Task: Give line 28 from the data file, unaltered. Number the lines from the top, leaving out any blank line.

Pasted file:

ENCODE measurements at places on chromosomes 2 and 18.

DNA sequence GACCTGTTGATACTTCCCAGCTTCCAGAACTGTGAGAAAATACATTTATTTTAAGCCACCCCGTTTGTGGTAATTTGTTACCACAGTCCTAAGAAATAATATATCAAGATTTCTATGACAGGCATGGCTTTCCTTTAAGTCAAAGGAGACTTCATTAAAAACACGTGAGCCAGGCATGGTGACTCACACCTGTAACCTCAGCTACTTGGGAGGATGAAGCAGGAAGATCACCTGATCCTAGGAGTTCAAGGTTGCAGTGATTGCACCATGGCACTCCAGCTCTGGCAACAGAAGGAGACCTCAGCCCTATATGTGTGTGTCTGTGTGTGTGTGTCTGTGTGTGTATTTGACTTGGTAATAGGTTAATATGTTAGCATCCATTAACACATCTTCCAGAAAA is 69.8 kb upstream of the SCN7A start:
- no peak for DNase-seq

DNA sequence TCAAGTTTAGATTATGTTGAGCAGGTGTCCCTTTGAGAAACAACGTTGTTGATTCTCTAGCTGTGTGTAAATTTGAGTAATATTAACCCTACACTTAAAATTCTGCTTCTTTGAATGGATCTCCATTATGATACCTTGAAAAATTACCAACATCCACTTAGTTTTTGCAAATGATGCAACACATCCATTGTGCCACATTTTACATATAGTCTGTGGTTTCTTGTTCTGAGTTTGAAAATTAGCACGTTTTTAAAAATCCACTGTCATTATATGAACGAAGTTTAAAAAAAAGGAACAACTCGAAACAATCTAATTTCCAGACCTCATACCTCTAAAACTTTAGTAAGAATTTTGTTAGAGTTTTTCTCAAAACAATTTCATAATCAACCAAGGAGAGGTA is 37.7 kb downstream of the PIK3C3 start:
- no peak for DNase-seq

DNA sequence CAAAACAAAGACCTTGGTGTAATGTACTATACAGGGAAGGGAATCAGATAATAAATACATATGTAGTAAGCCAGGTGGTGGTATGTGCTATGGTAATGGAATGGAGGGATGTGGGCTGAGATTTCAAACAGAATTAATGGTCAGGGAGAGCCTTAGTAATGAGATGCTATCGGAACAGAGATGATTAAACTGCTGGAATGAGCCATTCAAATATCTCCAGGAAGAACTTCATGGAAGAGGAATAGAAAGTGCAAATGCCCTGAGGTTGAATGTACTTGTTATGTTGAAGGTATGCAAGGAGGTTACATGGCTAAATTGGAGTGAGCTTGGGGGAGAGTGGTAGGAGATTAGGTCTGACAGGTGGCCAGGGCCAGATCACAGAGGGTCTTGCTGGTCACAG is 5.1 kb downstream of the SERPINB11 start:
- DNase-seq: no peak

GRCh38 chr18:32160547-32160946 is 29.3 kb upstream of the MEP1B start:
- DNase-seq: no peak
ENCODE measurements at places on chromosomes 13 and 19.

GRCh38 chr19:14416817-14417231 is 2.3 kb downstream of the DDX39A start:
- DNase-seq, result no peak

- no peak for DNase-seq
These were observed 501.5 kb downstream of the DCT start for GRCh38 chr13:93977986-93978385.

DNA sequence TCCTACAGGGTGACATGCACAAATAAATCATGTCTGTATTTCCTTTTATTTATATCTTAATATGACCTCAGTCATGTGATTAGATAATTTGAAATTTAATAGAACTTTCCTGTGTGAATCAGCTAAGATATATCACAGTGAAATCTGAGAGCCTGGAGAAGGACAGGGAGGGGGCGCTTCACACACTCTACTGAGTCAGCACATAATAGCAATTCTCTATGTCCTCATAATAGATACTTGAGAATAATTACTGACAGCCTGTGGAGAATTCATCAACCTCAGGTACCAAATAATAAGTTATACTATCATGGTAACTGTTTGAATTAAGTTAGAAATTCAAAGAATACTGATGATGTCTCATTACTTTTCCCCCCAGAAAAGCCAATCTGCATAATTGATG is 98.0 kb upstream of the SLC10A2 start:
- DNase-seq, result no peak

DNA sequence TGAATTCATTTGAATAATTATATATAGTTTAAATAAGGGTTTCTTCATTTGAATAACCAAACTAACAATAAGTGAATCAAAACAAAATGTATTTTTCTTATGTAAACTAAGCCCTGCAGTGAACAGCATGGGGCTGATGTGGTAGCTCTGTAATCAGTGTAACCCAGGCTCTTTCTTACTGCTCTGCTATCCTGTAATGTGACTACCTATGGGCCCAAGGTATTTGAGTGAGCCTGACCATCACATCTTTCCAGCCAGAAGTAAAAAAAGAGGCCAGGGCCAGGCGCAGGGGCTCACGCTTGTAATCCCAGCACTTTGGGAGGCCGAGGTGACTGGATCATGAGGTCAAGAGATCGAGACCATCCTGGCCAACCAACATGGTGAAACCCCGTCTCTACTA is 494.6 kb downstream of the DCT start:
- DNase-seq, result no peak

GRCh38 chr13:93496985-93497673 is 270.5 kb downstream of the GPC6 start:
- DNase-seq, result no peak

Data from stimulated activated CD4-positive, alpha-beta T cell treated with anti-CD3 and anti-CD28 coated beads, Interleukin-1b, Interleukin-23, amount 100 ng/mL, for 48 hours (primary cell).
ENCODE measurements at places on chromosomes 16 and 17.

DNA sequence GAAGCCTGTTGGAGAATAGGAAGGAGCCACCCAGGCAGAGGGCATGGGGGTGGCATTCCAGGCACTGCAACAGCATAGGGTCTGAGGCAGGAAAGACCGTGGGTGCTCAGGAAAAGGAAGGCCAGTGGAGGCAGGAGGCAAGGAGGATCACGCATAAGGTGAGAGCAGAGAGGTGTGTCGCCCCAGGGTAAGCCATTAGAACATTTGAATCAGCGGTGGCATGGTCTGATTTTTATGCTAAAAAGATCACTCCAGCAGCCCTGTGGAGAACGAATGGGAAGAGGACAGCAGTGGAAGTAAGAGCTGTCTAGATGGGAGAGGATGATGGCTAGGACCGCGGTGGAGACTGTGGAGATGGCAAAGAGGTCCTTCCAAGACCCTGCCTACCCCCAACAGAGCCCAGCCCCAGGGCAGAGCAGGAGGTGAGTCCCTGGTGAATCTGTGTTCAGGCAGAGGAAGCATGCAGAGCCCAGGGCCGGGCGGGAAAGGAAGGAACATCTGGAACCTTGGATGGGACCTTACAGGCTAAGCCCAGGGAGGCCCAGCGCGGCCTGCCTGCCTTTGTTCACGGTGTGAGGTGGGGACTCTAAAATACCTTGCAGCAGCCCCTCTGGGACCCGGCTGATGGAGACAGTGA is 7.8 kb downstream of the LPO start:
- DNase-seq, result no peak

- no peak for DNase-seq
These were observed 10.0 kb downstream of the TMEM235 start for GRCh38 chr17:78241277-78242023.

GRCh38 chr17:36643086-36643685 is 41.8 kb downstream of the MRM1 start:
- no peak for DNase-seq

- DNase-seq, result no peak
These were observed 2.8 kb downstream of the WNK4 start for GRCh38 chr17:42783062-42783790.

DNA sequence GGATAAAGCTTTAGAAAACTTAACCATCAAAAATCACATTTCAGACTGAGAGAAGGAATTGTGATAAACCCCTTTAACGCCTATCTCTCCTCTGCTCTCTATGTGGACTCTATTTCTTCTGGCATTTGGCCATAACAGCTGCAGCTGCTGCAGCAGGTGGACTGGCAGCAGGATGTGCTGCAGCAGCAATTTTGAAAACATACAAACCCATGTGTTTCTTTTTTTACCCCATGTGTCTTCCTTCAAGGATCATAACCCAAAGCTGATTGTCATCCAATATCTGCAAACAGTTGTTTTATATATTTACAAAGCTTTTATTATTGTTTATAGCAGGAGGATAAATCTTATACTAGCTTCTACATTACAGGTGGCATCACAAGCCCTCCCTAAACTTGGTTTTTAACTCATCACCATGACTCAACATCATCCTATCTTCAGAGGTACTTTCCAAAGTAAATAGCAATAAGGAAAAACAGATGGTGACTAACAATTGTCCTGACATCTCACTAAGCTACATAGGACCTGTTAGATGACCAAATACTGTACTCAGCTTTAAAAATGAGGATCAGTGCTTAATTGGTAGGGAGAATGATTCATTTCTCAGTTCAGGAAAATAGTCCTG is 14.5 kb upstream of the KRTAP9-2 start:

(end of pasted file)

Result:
- no peak for DNase-seq